Space travel dealt another health blow after new study finds astronauts experience reverse blood flow, leading to complications
This problem stems from the lack of the right gravity conditions in space. Without Earth's gravity, blood could get stagnated and flow backwards.
A future voyage to Mars and other long-duration missions could take a toll on the health of astronauts assigned on such missions, finds a NASA study. These astronauts could have an abnormal pattern of blood flow — reverse or stagnated — in their upper bodies, leading to other serious complications.
By spending an extended period of time aboard the International Space Station (ISS), the research team found that astronauts showed changes in a blood vessel running down their necks, the internal jugular vein (IJV), which transports blood from the brain, face and neck to the heart. The changes in this vein meant that the blood flow in the vein was either stagnant or flowing backwards, and was not emptying into the heart.
“This was an unexpected finding. We did not expect to see stasis and reverse flow. That is very abnormal. On Earth, you would immediately suspect a massive blockage or a tumor or something like that,” Michael Stenger, manager of the Cardiovascular and Vision Laboratory at NASA’s Johnson Space Center in Houston, and the study’s senior author told NBC News.
The health risk could be serious. “If you get a clot in the internal jugular vein, the clot could travel to the lungs and cause a pulmonary embolism — that’s very dangerous. If that happens on a long-term mission, it could be calamitous,” Dr Andrew Feinberg, a professor of medicine at the Johns Hopkins University School of Medicine, who was not involved with the new study — but who previously collaborated on research on the health effects of NASA astronaut Scott Kelly’s one-year mission at the space station — told NBC news.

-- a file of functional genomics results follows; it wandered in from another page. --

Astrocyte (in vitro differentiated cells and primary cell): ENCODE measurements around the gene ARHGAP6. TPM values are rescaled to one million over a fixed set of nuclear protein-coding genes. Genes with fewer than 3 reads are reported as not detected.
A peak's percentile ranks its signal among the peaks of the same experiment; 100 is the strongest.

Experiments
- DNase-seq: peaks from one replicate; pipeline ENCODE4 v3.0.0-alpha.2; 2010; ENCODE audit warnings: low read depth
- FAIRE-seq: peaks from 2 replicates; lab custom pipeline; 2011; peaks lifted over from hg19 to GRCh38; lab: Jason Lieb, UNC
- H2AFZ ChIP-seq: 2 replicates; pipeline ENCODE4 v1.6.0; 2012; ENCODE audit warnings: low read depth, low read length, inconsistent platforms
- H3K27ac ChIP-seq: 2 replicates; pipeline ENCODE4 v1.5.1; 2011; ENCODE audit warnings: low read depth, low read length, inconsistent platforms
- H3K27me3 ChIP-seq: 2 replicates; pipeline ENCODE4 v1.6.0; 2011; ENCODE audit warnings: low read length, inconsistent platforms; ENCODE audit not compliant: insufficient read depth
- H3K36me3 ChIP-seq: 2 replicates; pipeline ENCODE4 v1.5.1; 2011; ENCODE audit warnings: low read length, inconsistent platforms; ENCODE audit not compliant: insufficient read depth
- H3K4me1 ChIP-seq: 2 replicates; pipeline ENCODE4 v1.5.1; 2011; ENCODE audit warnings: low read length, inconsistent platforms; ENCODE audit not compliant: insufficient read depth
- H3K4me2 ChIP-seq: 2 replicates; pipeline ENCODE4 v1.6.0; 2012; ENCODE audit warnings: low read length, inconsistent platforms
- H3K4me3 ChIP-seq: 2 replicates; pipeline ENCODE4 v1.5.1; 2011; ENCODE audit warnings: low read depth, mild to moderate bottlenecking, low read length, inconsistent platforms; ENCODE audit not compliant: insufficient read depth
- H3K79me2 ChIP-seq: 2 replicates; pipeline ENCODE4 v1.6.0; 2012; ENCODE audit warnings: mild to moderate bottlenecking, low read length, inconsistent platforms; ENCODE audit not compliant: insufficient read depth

This problem stems from the lack of the right gravity conditions in space. On Earth, gravity does the job of pulling blood down from the head to the rest of the body. But this does not happen in space. Without Earth's gravity, blood could get stagnated and flow backwards, as seen in the astronauts who spent time at the ISS.
This is why some astronauts get puffy faces, because there’s no gravity to pull down those fluids circulating in the upper body. You will sometimes also see veins popping out in the neck, or in the head — which you can see with bald astronauts, in particular, explains Stenger.
Earlier studies have shown that gravity can affect health. According to NASA, after experiencing weightlessness in space, astronauts can see changes in their bones, muscles, cardiovascular system.
This is not the only health risk associated with space flight. NASA has made a list of other hazards, including exposure to space radiation, which increases the risk of cancer, damages the central nervous system, among others.
In the new study, Stenger and team wanted to understand how a weightless environment affects the circulation of fluids in the upper body. The study included 11 astronauts, who underwent ultrasound assessments to measure their left internal jugular vein at four different time points: before launch, at about 50 days into their spaceflight, 150 days into spaceflight and again approximately 40 days after returning to Earth.
Of the 11 astronauts, the team found that six of them had developed stagnant or backwards blood flow in the vein, within a period of just 50 days. Stagnant blood flow could trigger blood clotting. They found one crew member with this condition.
But the side-effects can be reversed if astronauts wore a lower-body vacuum suit that essentially pulls blood down from the head into the lower body, according to the study.